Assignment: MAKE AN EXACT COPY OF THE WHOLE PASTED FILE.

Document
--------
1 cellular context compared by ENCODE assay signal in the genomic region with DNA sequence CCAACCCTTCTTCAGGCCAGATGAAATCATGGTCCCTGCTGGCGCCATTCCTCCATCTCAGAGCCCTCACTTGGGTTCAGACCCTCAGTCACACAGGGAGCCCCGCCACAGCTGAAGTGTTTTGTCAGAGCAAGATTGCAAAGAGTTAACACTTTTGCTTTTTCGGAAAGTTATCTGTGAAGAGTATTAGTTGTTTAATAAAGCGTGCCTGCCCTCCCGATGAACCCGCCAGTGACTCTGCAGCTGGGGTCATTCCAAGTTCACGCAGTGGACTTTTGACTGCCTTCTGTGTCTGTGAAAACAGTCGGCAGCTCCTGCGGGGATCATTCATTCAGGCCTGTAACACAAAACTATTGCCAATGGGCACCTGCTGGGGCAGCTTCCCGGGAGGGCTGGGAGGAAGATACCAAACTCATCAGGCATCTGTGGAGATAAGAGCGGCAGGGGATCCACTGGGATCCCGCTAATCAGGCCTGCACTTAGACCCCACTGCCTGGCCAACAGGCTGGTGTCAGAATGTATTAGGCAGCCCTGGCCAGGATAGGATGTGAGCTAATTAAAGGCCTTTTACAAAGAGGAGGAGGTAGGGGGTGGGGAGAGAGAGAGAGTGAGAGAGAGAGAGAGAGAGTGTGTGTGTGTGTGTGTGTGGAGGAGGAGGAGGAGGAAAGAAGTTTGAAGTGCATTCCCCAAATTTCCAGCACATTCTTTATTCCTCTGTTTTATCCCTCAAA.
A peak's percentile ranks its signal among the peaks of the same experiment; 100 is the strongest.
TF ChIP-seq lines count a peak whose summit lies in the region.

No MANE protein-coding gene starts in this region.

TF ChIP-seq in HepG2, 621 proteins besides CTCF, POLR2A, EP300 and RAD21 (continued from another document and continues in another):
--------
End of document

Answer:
1 cellular context compared by ENCODE assay signal in the genomic region with DNA sequence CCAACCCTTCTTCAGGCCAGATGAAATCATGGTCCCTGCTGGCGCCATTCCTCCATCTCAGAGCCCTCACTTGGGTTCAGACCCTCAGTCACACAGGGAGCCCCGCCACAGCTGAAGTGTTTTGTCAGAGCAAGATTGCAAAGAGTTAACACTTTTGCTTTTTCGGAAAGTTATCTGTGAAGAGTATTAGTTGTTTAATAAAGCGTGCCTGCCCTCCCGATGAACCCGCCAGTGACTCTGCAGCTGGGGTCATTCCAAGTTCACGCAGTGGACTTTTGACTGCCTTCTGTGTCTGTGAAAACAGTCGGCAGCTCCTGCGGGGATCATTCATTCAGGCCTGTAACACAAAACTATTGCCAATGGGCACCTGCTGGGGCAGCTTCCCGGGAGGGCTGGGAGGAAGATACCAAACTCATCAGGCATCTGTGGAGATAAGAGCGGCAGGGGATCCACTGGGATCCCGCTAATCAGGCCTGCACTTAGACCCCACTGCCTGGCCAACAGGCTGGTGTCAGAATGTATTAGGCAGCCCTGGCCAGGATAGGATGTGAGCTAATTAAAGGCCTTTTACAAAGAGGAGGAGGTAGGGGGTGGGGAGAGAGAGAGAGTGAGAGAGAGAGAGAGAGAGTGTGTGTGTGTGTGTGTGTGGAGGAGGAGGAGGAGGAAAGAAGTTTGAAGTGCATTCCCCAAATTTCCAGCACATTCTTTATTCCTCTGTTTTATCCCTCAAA.
A peak's percentile ranks its signal among the peaks of the same experiment; 100 is the strongest.
TF ChIP-seq lines count a peak whose summit lies in the region.

No MANE protein-coding gene starts in this region.

TF ChIP-seq in HepG2, 621 proteins besides CTCF, POLR2A, EP300 and RAD21 (continued from another document and continues in another):